I was recently applying for developer jobs and doing the interview rounds. During the final interview round with one of the companies, a non-technical “executive interview”, the guy (who probably had the final say in whether they hire me or not) asked me a simple question that threw me off guard and sparked a momentary existential crisis.
“So what do you do in your free time?”, he asked.
“I take online courses, do small passion projects, and sometimes freelance.”, I answered truthfully. Also I thought that is a good answer he’d be looking for.
“No, no, I mean what do you do for fun? What other activities other than coding do you do? Do you have any hobbies or play any sport?” I think I detected some concern in his voice.
I struggled to answer. I haven’t had a hiccup like this in any of my interviews before, technical or behavioral. That’s when it hit me: I have no life outside of pursuit of being a good developer. I need to avoid getting totally consumed by my passion for software development. I was in loss for words and managed to say that I like taking my dogs on walks and working out occasionally, and he said something about him liking to work out too and how important it is to keep in shape.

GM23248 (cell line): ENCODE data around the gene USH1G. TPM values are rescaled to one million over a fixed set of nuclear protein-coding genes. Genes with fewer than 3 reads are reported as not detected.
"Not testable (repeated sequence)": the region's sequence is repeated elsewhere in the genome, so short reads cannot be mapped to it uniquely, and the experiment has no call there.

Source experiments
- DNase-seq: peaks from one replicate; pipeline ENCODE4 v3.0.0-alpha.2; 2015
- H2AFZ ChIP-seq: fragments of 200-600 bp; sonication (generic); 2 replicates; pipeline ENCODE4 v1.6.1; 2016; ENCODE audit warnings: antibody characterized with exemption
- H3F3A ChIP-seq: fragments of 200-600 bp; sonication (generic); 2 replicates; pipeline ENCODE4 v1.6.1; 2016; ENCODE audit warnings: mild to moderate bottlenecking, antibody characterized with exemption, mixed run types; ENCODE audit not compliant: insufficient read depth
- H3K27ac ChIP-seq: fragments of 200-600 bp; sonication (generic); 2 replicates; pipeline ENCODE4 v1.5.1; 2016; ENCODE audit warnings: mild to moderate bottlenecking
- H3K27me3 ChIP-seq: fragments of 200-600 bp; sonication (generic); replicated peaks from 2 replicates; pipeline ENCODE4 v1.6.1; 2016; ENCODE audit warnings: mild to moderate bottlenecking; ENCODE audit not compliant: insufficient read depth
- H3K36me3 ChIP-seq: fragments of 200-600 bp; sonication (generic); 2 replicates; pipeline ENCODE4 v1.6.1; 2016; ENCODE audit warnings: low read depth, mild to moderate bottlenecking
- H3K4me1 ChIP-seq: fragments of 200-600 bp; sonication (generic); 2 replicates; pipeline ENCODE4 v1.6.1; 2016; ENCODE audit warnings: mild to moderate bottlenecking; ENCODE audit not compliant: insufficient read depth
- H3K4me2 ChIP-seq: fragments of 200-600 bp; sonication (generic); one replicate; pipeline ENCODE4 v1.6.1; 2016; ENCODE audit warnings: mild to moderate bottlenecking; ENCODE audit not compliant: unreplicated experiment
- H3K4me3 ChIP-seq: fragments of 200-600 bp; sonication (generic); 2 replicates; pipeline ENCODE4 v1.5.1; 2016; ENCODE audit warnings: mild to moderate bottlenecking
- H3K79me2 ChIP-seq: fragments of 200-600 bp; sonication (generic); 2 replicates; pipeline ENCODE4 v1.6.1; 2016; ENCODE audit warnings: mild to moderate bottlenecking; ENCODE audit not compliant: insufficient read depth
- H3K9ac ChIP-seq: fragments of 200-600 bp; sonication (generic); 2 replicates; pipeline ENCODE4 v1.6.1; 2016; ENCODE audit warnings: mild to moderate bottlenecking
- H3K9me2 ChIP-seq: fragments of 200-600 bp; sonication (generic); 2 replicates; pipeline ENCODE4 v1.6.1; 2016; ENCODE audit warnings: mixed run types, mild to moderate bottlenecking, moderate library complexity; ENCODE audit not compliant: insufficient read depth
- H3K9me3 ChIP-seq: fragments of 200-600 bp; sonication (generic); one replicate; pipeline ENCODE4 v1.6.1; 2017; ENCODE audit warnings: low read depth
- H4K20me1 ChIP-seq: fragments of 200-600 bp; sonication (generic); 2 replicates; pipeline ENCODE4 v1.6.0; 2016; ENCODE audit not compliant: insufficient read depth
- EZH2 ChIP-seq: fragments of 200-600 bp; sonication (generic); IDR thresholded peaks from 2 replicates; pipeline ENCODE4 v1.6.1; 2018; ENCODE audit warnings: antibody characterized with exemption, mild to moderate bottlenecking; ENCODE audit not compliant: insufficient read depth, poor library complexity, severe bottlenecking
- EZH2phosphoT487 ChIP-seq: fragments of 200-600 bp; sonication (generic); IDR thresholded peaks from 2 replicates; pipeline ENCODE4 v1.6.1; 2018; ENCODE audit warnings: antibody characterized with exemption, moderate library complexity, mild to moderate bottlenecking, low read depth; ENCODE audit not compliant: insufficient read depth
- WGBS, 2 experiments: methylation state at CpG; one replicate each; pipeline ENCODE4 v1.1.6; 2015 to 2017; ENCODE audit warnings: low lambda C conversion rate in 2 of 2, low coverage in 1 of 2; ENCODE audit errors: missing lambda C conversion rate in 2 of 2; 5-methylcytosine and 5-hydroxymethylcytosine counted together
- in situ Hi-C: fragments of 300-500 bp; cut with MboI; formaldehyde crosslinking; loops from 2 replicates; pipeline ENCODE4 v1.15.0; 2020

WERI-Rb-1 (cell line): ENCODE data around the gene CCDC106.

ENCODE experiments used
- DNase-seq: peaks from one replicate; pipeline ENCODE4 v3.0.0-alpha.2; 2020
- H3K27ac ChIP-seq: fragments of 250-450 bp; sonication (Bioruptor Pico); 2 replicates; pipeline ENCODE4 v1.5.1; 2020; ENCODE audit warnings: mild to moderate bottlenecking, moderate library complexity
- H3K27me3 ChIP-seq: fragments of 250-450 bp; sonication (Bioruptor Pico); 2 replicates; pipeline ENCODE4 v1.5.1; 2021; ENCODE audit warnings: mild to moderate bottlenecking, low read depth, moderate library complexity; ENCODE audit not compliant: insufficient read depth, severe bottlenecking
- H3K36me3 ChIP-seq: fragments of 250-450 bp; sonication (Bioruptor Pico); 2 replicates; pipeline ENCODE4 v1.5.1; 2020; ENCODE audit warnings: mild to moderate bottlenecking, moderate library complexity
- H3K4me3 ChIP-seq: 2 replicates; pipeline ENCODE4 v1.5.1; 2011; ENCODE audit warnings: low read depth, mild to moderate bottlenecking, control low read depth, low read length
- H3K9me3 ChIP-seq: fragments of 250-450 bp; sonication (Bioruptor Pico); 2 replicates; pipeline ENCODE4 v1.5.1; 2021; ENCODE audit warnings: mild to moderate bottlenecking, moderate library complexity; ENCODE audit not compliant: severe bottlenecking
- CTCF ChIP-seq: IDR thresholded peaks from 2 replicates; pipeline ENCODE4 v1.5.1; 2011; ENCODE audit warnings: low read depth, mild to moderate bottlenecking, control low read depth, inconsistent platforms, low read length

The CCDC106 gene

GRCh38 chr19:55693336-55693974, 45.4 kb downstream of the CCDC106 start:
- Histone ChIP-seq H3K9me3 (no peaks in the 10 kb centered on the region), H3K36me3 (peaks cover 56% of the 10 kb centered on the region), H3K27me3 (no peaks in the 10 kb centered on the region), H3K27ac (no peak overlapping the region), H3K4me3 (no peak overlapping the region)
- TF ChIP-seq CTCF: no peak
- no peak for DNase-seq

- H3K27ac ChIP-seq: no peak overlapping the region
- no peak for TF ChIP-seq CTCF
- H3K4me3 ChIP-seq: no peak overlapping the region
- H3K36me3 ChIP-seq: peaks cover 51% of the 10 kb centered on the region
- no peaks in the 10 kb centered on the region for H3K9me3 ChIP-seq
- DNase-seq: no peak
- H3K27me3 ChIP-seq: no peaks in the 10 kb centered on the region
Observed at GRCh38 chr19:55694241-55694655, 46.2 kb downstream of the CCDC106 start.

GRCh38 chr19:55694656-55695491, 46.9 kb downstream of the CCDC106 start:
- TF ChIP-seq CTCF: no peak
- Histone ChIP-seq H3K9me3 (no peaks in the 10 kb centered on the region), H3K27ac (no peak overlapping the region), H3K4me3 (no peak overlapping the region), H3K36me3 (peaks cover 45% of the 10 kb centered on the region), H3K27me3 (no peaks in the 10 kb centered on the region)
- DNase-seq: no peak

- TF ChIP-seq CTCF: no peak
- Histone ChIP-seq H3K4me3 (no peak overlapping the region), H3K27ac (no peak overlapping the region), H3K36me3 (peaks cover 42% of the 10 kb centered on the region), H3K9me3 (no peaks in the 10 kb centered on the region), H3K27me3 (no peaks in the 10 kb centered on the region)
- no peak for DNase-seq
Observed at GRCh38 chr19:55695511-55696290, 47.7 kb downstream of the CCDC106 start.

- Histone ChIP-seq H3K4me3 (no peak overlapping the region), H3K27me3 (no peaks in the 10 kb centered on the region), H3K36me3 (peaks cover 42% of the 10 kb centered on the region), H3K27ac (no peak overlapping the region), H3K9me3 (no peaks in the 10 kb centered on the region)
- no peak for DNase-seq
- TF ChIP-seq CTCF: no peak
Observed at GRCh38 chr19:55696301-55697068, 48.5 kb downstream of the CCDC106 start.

He was probably trying to build some rapport with an otherwise a machine-like candidate who seemed too focused on the craft. I think it’s easier to hire a good candidate if you both share an opinion or a habit. At the end of the day you can be the best expert in your field of knowledge, but if you have no life outside your work it will be hard for you succeed in the social aspect of working, especially as a software engineer who deals with clients on many occasions.
I now chat up my friends more, and got back to playing the piano. If technology disappears and we go back to the dark ages, I want to have other sources of fun!